The passive talent market is tricky. As a recruiter, you want to get in front of passive talent with the right opportunity at the right time – before they raise their hands and announce to the (recruiting) world that they’ve hit the job market. Since they’re not actively looking, this becomes quite the guessing game.
If successful, you beat the competition to the punch and are making hires before they can say “impressed by your background.” More often than we’d like, however, recruiting outreach garners no response at all.
Why is this silence so common? When 86% of recruiting teams are investing in sourcing solutions, why does this challenge persist? The truth is that although sourcing technologies continue to evolve, many recruitment organizations put their faith in the status quo and in doing so lose out on the competitive advantage that passive sourcing provides in the first place.
As one of the most frequented sites for sourcing passive talent, LinkedIn boasts a large share of the recruiting community as active users – a fact both recruiters and candidates are well aware of. Premise Data’s Head of Talent Nathalie Pretzer sums it up best: “I think people, particularly engineers, will avoid LinkedIn until they are actually looking and then you are just one of the masses. We want to find people when they are not looking.”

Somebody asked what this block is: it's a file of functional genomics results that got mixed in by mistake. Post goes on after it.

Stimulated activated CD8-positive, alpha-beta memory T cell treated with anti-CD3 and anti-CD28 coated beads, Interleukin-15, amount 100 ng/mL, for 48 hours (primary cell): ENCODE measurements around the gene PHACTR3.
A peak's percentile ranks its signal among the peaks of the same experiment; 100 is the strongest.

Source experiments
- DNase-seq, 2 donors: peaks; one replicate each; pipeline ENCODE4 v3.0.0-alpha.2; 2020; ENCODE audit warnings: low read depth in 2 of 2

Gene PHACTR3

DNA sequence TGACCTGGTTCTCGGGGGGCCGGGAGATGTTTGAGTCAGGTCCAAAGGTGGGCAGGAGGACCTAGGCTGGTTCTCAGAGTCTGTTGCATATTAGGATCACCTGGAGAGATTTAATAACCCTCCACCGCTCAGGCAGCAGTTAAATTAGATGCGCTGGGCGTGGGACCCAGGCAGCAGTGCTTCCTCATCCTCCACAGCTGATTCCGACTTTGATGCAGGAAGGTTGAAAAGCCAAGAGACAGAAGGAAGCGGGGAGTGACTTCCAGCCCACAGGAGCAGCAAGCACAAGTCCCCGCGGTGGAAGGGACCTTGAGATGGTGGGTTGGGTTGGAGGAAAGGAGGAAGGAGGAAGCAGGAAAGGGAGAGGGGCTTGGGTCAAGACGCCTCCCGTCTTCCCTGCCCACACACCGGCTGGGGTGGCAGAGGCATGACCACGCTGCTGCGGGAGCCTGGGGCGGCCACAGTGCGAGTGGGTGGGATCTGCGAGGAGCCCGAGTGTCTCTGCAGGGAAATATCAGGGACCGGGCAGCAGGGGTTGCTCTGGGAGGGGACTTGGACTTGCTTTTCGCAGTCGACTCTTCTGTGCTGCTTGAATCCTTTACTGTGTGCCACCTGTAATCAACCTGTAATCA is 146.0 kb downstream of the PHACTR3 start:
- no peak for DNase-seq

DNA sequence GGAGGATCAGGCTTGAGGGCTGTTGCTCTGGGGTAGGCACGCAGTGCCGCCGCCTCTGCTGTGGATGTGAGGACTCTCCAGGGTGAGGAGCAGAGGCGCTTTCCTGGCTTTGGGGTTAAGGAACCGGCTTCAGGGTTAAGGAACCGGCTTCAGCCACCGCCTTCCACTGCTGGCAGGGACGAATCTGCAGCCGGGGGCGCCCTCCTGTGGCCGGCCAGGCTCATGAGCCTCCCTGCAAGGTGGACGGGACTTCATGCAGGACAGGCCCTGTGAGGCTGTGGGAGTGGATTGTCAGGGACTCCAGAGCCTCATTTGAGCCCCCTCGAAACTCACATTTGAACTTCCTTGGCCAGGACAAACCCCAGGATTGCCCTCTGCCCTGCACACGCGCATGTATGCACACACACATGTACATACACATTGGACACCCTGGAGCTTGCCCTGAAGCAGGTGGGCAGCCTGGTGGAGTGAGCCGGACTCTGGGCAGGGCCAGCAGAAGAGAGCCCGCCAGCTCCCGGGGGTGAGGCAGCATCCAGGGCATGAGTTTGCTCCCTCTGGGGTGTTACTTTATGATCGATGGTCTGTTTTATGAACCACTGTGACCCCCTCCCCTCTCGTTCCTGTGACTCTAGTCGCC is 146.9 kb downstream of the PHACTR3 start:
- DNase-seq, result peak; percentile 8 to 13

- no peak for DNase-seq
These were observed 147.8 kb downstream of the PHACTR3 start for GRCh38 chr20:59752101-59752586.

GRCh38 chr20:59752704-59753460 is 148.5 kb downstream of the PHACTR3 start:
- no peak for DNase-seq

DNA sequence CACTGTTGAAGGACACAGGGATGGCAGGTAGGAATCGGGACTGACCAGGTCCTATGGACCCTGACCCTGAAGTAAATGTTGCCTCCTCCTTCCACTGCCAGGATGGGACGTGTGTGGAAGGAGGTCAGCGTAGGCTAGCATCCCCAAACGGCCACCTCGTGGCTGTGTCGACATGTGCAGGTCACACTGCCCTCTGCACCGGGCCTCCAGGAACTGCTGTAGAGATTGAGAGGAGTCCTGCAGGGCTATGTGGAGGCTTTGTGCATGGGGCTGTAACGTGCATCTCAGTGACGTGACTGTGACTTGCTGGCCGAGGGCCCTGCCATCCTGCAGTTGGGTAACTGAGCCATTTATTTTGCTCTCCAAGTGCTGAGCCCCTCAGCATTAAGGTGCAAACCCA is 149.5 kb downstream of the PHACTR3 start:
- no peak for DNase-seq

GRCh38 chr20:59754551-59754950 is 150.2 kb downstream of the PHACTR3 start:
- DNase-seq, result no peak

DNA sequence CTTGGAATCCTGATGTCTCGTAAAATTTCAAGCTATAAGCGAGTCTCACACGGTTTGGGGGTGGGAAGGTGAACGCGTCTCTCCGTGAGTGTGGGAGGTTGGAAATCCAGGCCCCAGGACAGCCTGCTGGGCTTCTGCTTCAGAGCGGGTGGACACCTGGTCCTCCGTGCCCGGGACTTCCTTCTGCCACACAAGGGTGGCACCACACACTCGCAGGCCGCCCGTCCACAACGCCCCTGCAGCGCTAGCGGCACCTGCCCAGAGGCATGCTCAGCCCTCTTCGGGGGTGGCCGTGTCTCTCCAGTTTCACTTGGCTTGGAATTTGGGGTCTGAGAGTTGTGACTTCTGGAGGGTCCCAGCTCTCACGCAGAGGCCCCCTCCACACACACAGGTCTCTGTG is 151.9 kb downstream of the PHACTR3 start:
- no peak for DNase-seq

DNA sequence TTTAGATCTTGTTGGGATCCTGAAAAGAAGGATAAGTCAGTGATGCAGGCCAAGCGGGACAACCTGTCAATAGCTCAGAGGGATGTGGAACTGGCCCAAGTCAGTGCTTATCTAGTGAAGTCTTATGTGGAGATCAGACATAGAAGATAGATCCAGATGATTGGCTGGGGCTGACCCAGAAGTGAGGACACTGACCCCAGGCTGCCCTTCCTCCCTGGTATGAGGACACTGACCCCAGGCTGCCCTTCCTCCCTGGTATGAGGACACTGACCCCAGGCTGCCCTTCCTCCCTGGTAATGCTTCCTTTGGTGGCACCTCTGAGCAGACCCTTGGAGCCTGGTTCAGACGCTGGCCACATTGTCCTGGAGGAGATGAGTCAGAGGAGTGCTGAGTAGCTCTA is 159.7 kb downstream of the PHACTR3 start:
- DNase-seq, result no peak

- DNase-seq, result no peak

Frustrated by low response rates and eager to get in front of candidates in a fresh way, Pretzer began to explore Entelo. Right away, she saw her team delivering big wins: “The part time sourcer that we have – he’s brand new to sourcing, brand new to recruiting, first time using Entelo – he found us a backend engineering manager within two weeks utilizing Entelo. And he just made his second hire utilizing Entelo. Within 3 weeks of opening the role, found us an engineering manager for our QA team. So within 4-5 weeks made two massive hires that are incredibly hard to find.”
Listen in to learn about the specific ways Nathalie’s team uses Entelo to engage with candidates inactive on LinkedIn and more than double response rates: